The exposure of concrete to high temperatures affects its mechanical properties, reducing its compressive strength, tensile strength and modulus of elasticity. The reduction factors of these properties have been the target of several studies over the years, producing conflicting results. This article addresses the key factors related to such disparity, highlighting the influence of standardization and types of coarse aggregates, as well as an overview of the study of the mechanical properties of concrete exposed to high temperatures in the last years, foregrounding research in several countries and Latin American experience. This article also shows results from a Brazilian experimental study concerning the residual mechanical strength of concrete (NSC and HSC) exposed to temperatures from 100 to 900 °C at 1 °C/min, with or without preheating, in which three types of coarse aggregates—basaltic, granitic and limestone—were used, as well as RILEM recommendations. There is no precedent in Latin America for a study conducted for this purpose and which has applied such international recommendations. Through comparison with bibliographic references and statistical analysis, the effects of the type of coarse aggregate, preheating of samples and types of addition being used were evaluated, contributing to the structural analyses of burning structures.
23. Multi-scale study of bio-binder mixtures as surface layer: Laboratory evaluation and field application and monitoring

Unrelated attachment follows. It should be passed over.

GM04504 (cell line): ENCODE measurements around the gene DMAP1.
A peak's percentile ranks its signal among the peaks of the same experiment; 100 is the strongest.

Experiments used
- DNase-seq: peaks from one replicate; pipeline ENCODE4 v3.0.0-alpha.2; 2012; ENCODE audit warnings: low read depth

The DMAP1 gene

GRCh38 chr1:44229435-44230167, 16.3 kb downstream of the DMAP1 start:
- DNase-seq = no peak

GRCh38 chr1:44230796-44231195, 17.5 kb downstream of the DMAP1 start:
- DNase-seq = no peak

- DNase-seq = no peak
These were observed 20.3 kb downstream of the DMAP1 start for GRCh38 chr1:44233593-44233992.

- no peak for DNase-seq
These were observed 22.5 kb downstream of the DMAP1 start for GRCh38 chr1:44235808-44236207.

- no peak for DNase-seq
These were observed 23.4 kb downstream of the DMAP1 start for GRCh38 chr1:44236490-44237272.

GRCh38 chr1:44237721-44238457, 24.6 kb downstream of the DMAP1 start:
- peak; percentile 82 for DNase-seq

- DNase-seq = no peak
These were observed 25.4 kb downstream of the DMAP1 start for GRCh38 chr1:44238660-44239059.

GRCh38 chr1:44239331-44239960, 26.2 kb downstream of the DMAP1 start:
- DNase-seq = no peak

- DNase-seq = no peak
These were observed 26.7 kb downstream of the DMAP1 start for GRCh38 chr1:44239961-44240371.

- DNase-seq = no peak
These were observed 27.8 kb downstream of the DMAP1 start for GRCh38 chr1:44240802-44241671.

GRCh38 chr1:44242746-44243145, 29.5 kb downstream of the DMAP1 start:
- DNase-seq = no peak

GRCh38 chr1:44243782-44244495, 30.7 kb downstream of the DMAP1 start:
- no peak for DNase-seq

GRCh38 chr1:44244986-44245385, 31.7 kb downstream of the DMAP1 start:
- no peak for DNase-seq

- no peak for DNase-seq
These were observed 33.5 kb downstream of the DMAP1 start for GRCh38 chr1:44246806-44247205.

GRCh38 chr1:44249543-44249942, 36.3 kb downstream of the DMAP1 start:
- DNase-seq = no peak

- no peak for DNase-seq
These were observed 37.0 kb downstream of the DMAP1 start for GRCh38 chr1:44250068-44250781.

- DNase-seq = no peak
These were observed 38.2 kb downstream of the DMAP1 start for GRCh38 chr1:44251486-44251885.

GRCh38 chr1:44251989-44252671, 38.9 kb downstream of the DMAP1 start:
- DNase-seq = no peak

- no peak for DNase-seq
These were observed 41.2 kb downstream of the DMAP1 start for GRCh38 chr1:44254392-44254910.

The potential use of bio-binders as full or partial substitutes of petroleum-based binders have gained interest from the paving researches in recent years. Although there are many studies about rheological characterization of alternative binders, there is still lack of knowledge about mixtures and field performance of this type of materials. In this sense, this paper presents an evaluation of bio-binder produced from vegetal biomass, by-product of the treatment of pine wood resin, as the total substitute of the asphalt binder for surface pavement layer, comparing its performance with a neat asphalt binder, used as reference, at three study levels: binder evaluation, mixture evaluation and field performance monitoring. Linear viscoelastic characterization, permanent deformation and fatigue responses were studied for the binders. The mixtures designed with both binders were tested in terms of stiffness, moisture sensitivity and permanent deformation. The performance in the field test sections was monitored during three years by structural evaluation (FWD) and roughness test (IRI). Results showed that the bio-binder studied presented acceptable behavior, with similar responses of that exhibited by the petroleum-based asphalt binder. The bio-binder studied could be used as binder in mixtures for surface layers of road pavements, however, the durability of that type of mixtures and the environmental impact of the production process need to be further studied in order to complement the feasibility of this alternative as a sustainable solution.